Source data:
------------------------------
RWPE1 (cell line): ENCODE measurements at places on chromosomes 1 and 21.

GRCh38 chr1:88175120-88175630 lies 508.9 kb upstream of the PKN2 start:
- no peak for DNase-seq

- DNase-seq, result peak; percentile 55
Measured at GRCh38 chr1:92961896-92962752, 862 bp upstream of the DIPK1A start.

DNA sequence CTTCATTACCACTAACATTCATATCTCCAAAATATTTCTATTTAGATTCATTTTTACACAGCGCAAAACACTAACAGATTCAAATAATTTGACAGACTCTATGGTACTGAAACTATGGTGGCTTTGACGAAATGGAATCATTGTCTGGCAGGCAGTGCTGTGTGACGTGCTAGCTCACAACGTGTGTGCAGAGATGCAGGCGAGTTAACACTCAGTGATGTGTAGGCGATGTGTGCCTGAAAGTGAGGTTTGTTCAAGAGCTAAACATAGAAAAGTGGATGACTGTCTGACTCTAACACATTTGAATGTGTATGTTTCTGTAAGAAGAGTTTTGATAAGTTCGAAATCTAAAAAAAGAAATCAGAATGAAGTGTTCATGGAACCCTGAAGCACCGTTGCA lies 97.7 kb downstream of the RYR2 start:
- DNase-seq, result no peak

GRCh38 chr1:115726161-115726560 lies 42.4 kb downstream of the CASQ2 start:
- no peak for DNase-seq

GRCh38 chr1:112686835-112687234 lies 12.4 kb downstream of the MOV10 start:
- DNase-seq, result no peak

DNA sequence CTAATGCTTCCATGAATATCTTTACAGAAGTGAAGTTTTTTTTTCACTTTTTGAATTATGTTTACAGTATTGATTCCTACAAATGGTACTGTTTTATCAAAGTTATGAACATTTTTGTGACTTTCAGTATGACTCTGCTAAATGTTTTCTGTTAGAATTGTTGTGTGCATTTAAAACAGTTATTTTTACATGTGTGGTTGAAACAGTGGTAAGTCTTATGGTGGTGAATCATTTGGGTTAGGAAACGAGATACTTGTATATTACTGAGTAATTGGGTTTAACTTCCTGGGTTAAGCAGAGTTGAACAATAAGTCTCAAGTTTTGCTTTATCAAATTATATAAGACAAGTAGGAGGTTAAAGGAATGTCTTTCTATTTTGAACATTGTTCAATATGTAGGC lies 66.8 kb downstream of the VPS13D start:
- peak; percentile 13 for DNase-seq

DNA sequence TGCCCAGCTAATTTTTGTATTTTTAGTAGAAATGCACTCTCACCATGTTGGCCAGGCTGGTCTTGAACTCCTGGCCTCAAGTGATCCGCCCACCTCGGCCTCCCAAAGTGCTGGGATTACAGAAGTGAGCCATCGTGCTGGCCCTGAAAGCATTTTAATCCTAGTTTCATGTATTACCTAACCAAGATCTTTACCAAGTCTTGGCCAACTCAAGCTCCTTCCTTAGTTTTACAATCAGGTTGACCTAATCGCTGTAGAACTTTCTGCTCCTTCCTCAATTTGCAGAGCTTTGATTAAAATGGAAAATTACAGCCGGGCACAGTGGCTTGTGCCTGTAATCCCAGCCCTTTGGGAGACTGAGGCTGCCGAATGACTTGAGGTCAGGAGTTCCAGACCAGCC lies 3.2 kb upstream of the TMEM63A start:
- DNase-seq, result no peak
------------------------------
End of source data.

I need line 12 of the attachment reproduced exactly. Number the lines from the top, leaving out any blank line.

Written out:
DNA sequence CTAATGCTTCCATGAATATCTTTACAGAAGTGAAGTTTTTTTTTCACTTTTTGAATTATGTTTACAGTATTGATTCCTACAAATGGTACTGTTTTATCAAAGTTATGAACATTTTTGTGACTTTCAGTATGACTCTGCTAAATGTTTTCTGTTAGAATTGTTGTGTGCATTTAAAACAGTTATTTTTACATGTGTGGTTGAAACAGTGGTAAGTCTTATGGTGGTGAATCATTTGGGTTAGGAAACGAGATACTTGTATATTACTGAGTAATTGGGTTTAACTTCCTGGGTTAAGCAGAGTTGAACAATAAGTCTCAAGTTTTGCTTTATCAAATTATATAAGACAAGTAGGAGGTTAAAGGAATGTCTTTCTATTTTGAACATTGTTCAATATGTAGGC lies 66.8 kb downstream of the VPS13D start: